There is a connection:
Germanic: sklavus (a prisoner of war of slavic descent) ->
Latin: sclavus ->
English (and many other languages): slave, esclave = someone who is the property and forced laborer of somebody else
However, this meaning is only connected since slavic prisoners of war were sold as “slavics/slaves”.
A stereotype of Russians is one of the common people being willing to “slave for (be the serfs of) the tsar (including modern tsars, eg Putin)”. I would not suggest that the connection in any way supports such a generalisation. On the contrary: The etymology casts some light over a historic precedence, but, of course, the vast majority of the slavs/the slavonic people were not sold as slaves.
In Russian/Slavonic “slava” means fame/reputation/glory so the Slavs would be the folk of fame or the people of glory. The same meaning, apparently, also exists in greek “sklabenoi”.
No, but the two words: slav and slave have a linked history. See the following:
Online Etymology Dictionary
Slav (n.) – late 14c., Sclave, from Medieval Latin Sclavus (c.800), from Byzantine Greek Sklabos (c.580), from Old Church Slavonic Sloveninu “a Slav,” probably related to slovo “word, speech,” which suggests the name originally identified a member of a speech community (compare Old Church Slavonic Nemici “Germans,” related to nemu “dumb;” Greek heterophonos “foreign,” literally “of different voice;” and Old English þeode, which meant both “race” and “language”).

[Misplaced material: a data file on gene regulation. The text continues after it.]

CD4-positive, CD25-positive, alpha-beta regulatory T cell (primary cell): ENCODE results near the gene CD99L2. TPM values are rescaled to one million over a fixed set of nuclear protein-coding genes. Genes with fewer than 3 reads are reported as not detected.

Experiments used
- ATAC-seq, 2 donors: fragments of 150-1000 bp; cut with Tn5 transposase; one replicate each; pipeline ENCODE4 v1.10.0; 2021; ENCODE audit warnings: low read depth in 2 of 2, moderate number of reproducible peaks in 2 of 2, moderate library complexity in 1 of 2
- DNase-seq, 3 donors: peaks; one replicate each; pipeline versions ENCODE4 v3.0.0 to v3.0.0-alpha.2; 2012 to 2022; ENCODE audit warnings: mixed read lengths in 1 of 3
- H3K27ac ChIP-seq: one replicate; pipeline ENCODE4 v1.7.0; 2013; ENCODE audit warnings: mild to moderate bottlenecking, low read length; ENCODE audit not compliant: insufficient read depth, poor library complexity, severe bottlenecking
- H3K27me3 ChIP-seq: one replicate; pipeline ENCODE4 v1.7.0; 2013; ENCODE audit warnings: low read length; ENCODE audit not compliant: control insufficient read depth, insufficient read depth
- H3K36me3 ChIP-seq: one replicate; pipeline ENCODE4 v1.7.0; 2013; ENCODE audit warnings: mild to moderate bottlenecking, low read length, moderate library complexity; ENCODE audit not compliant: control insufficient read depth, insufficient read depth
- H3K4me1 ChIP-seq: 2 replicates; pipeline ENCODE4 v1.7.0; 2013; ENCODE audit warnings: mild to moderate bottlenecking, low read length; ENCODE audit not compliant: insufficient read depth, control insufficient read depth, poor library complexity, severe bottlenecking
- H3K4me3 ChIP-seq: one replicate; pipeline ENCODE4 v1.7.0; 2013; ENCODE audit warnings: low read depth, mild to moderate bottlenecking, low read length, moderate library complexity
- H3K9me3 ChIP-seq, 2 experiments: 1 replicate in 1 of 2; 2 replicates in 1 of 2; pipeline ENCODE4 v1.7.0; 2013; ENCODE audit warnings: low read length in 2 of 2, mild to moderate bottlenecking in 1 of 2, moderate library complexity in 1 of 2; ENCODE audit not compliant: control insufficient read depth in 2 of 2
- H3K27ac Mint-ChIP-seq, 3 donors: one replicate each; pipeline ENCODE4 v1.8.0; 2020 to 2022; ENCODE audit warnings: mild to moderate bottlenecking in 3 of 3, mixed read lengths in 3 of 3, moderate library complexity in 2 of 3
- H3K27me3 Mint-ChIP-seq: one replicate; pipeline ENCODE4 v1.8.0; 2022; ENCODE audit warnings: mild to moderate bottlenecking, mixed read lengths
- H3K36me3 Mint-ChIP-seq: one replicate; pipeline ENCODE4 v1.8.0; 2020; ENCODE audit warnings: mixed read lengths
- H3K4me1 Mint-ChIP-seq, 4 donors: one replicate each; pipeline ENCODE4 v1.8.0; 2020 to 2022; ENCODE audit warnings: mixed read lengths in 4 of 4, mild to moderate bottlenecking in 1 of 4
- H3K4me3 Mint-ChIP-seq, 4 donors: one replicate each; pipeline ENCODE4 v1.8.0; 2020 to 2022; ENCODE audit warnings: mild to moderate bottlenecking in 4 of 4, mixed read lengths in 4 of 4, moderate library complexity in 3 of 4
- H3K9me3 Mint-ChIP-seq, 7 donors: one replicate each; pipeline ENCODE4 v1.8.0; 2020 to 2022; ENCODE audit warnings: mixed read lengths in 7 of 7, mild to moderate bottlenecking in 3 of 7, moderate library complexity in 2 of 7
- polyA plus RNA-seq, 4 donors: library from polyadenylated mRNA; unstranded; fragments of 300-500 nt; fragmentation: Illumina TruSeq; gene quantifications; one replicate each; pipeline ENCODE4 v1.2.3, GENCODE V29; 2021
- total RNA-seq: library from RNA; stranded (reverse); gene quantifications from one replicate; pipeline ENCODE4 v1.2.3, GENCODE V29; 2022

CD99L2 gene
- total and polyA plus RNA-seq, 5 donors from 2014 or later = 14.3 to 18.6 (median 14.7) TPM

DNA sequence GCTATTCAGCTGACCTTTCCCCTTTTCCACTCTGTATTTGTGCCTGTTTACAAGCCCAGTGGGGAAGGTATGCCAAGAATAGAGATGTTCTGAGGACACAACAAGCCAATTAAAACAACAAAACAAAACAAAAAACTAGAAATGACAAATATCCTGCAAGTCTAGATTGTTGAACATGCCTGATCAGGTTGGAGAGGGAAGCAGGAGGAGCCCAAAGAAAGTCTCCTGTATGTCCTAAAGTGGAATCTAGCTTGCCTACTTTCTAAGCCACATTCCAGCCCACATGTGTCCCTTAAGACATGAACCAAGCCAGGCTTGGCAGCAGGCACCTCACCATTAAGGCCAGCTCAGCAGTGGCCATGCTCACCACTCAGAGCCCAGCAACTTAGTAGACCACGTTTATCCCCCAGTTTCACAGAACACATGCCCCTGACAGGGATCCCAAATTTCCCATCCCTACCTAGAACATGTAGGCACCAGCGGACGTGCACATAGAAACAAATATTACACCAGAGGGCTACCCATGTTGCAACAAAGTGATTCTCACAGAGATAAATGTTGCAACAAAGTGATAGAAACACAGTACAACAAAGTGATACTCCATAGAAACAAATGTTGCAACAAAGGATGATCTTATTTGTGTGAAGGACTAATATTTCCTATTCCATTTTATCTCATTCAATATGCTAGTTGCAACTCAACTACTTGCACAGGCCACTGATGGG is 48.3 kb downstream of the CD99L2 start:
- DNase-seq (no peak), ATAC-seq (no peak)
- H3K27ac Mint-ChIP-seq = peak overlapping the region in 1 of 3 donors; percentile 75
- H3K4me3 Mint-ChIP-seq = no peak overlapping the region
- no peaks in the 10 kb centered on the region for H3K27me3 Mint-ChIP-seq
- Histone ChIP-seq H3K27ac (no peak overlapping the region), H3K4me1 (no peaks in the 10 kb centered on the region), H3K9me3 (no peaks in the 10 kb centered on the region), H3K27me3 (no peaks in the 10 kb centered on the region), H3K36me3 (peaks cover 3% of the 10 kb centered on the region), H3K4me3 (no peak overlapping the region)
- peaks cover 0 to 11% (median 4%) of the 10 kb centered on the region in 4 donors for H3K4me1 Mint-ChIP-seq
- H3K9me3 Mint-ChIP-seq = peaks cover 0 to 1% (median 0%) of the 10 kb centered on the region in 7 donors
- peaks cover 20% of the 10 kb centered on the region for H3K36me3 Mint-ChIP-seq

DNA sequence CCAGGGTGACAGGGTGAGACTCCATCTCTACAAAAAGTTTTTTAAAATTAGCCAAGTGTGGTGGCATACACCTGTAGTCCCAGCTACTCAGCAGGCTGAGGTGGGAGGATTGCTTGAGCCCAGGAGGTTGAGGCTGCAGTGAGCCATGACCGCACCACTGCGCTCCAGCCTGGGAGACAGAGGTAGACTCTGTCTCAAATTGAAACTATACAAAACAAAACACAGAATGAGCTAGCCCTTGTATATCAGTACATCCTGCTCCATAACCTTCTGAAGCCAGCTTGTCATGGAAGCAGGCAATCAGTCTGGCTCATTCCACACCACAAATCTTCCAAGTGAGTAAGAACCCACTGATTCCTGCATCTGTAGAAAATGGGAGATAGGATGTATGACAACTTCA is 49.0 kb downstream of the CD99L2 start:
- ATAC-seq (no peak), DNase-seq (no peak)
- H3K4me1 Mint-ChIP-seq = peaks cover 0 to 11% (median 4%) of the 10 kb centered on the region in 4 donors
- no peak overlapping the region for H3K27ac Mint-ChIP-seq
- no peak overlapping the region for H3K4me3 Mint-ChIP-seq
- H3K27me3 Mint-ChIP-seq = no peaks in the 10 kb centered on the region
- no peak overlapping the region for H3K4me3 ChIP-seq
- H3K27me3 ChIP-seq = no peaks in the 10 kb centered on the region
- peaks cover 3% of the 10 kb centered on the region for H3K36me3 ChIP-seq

slave (n.) – late 13c., “person who is the chattel or property of another,” from Old French esclave (13c.), from Medieval Latin Sclavus “slave” (source also of Italian schiavo, French esclave, Spanish esclavo), originally “Slav” (see Slav); so used in this secondary sense because of the many Slavs sold into slavery by conquering peoples.
This sense development arose in the consequence of the wars waged by Otto the Great and his successors against the Slavs, a great number of whom they took captive and sold into slavery. [Klein]
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You know you could have googled this, right?
Here’s the link: Online Etymology Dictionary
late 14c., Sclave, from Medieval Latin Sclavus (c.800), from Byzantine Greek Sklabos (c.580), from Old Church Slavonic Sloveninu “a Slav,” probably related to slovo “word, speech,” which suggests the name originally identified a member of a speech community (compare Old Church Slavonic Nemici “Germans,” related to nemu “dumb;” Greek heterophonos “foreign,” literally “of different voice;” and Old English þeode, which meant both “race” and “language”).